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2024 Marquette Men’s Lacrosse Season Preview: Three Questions

It could be a historic scoring season for the Golden Eagles, but it’s going to take more than that to improve on last year’s 6-8 record.

Marquette’s Bobby O’Grady and Devon Cowan
What kind of fireworks show from (L to R) Bobby O’Grady and Devon Cowan does Marquette need in order to have a winning record in 2024?
Marquette University

QUESTION #1 — Is this a Big East tournament team?

Depending on how you want to look at it, Marquette men’s lacrosse missed the 2023 Big East tournament for one of two reasons. #1 is falling behind 7-2 in the first 18 minutes on the way to a 16-14 loss to Providence in the Big East opener. #2 is losing three straight overtime games to end the season, all to Big East squads that were ranked in the top 15 at the time, with two of them coming at home. Flip the PC game, and Marquette is 2-3 and Providence is 1-4 instead of the other way around, and the Golden Eagles are the #4 seed instead. Win one of the Georgetown/Denver/Villanova games, and who knows how the standings shake out.

If we presume everyone is roughly the same as they were last season, Marquette is inches away from being a Big East tournament. That’s a couple of lucky bounces here, an extra hustle play there, a random scattering of picking up an attacker a little bit faster, and yeah: This is a Big East tournament team.

But that means something has to be different than last year.

QUESTION #2 — What’s going to be different this season?

See, here’s the thing: Marquette’s returning their top five scorers from last season. They’re returning most of their close defense from last season, with only the departure of Zach Granger affecting the corps, and the mere existence of Mason Woodward anchoring the defense means guys just need to fit into place around him.

Heck, Marquette’s schedule is mostly the same from last season, up to and including neutral site games against Michigan and Penn State, two teams coming off NCAA tournament appearances even though they lost to the Golden Eagles in 2023. Last year’s slate showed that this roster was good enough to give NCAA tournament teams a hard time, but it wasn’t going to be perfect at beating teams of that caliber, and it was going to struggle against lesser teams. No disrespect, St. Bonaventure, but you were 1-7 when you faced MU last year, and no one was impressed with Marquette’s 9-5 win.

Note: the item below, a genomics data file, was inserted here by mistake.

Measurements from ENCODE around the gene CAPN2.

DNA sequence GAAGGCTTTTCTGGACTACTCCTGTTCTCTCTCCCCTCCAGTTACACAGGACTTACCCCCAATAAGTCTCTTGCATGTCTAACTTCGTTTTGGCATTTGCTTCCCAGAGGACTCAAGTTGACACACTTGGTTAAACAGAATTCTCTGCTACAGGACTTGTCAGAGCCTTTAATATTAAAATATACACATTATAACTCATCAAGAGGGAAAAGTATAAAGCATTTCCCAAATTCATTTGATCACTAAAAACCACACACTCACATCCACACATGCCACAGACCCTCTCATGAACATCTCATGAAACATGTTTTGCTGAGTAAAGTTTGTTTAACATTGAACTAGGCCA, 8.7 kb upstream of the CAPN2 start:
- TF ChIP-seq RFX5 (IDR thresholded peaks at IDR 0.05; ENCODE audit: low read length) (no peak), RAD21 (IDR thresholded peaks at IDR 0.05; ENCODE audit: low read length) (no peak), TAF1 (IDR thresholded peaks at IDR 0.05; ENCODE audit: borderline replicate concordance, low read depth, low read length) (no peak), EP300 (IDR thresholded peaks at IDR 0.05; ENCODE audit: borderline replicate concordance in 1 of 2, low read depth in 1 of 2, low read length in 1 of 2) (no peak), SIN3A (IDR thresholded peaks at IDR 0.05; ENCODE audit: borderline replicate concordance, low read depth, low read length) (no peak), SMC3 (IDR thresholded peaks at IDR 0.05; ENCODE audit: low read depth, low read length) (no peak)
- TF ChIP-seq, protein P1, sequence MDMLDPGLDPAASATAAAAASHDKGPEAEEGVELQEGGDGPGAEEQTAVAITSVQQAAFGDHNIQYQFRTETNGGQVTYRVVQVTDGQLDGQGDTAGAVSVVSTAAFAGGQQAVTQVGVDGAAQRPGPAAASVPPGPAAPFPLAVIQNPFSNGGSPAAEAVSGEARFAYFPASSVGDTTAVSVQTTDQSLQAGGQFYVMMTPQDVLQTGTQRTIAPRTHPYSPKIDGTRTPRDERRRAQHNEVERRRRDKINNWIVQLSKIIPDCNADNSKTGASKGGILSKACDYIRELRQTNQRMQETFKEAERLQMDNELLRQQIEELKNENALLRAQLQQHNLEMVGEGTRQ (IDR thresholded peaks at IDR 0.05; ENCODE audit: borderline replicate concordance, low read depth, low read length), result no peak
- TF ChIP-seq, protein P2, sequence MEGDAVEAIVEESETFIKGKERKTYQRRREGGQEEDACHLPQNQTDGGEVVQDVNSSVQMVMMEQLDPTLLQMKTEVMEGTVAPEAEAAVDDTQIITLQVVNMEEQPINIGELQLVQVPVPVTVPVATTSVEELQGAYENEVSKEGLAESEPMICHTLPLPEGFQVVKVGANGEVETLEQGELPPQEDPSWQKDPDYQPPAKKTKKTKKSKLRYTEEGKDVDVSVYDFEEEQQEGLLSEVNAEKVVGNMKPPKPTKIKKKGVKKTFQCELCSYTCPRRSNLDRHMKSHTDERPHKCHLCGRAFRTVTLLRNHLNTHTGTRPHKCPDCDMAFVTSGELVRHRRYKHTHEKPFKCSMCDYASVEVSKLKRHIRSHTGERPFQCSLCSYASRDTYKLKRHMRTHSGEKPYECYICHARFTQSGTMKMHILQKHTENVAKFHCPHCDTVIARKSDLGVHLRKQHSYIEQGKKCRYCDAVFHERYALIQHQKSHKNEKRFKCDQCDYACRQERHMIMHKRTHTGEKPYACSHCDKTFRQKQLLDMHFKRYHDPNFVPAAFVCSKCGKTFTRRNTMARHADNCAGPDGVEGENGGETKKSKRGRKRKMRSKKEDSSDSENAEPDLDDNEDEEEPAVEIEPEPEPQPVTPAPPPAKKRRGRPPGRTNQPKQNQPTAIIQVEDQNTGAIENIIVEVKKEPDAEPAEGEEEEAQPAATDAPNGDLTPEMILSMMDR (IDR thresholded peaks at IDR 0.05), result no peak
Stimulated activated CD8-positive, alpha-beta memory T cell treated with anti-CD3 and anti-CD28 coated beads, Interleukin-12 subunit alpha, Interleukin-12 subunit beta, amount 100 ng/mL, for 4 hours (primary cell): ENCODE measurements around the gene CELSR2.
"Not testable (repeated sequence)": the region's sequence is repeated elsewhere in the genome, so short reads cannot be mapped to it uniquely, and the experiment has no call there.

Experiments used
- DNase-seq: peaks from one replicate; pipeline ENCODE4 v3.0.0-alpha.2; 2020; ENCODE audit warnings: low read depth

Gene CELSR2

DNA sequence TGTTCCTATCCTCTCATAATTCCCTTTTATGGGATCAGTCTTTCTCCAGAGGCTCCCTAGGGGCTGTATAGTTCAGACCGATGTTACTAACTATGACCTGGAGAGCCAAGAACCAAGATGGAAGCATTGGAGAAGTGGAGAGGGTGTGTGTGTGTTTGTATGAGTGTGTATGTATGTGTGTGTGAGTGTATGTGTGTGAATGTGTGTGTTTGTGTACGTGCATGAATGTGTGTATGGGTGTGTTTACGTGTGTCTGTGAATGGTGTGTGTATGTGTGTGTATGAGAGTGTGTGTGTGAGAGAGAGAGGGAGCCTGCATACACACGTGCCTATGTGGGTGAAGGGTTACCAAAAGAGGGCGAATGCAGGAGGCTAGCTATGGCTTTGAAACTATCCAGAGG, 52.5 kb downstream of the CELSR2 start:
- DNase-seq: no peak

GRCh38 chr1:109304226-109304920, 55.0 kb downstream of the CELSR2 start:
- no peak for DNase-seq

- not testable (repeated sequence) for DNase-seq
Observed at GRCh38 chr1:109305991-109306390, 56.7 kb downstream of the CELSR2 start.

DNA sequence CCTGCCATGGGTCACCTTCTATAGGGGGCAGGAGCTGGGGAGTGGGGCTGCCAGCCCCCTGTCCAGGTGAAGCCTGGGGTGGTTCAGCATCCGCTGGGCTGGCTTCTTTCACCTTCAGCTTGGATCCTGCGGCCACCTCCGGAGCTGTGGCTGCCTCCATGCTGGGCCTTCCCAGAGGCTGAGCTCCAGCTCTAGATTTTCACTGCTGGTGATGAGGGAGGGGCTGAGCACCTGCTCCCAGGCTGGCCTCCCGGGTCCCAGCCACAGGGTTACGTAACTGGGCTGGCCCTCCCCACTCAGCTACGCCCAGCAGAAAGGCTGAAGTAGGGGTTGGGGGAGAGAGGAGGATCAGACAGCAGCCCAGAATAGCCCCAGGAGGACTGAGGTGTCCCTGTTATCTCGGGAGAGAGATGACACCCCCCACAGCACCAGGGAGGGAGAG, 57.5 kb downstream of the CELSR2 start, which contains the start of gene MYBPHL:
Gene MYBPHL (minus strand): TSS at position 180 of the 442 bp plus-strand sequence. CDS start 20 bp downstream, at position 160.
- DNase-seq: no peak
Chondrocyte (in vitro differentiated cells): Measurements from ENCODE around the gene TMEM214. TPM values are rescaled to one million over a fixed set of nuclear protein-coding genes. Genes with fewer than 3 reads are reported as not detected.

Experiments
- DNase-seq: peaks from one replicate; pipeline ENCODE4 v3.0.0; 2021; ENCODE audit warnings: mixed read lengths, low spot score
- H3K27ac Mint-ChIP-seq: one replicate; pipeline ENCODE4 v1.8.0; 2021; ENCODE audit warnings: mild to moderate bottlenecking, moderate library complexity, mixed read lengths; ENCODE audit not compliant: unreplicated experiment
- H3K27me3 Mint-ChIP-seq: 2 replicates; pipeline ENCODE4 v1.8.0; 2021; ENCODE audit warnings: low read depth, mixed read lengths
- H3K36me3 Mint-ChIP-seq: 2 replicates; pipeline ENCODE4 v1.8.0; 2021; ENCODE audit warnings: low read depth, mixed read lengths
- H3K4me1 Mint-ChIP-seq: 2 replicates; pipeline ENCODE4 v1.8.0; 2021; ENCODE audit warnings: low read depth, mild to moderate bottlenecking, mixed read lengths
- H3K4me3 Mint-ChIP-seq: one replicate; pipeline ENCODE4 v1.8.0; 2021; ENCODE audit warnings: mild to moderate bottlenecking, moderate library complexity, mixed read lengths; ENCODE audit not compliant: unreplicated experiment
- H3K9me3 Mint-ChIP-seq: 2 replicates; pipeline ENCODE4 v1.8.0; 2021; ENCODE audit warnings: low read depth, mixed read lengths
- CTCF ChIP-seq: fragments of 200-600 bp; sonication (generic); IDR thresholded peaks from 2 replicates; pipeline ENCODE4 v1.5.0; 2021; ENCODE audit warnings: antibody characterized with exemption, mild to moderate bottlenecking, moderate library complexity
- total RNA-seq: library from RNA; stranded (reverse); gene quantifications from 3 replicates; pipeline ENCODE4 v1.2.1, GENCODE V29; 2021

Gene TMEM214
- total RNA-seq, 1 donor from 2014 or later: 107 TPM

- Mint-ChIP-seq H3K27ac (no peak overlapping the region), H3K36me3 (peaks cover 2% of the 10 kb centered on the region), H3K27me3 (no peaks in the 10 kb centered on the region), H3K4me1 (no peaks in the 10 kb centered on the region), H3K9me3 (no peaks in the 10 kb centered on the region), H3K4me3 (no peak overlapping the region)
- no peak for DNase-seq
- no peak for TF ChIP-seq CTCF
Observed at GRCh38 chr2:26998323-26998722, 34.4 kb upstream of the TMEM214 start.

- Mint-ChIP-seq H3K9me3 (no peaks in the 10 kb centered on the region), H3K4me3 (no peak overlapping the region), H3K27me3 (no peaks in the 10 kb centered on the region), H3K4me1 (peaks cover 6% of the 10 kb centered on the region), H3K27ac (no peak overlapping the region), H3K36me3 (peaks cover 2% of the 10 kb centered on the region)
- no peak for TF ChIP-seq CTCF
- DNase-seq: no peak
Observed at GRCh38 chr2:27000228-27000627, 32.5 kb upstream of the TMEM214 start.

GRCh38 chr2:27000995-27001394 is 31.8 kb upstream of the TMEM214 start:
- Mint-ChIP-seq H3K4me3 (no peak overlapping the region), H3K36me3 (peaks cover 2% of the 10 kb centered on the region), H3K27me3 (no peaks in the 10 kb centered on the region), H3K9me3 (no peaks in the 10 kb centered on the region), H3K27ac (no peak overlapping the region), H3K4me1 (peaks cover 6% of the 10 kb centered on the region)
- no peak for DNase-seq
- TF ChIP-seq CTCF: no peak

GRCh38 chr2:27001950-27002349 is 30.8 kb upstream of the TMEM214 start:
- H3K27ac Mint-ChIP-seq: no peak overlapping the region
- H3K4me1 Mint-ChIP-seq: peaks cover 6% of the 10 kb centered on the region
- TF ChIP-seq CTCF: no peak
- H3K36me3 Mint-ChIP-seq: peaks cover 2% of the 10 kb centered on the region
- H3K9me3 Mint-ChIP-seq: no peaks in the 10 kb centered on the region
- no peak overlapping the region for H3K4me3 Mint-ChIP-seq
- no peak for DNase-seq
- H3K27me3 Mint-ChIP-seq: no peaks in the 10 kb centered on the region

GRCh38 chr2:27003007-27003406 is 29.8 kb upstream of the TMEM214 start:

We can’t just presume that Marquette is going to be better just because they bring back most of what worked for them last season. That was only good enough for 6-8 overall and 1-4 in the Big East. Is consistency from week to week and game to game the biggest answer as to what needs to change?

QUESTION #3 — Who’s going to break the scoring record first?

Devon Cowan starts the year 38 points short of Ryan McNamara’s career points record. As luck would have it, Cowan’s career best for a season is 38 points. Injuries have slowed him down the past two seasons, so if he’s healthy for all 14 contests this year, hitting 40 points and surpassing McNamara is within the bounds of believability.

But Bobby O’Grady is coming off a 50 point freshman year and a 49 point sophomore year, and so he needs 54 points, short of the Marquette single season record, to break McNamara’s record. O’Grady needs more points than Cowan does, but O’Grady has been a better point per game scorer than Cowan, 3.41 to 2.78. If he keeps that clip up, O’Grady has a chance to catch and pass Cowan before he gets to the record.

Oh, and Jake Stegman needs 61 points to break McNamara’s record, too. That’s going to be a heavier lift of course, because it will take breaking the single season points record, but it’s possible. Stegman set the program record for assists in a season last year, so what happens if he manages to put a helper on every Cowan and O’Grady goal this year? What if Marquette’s offense gets a little bit more efficient in 2024, and that means a few more assists for Stegman? I wouldn’t lay odds on Stegman being the guy to get to 153 career points first, but he’s in the race at the very least.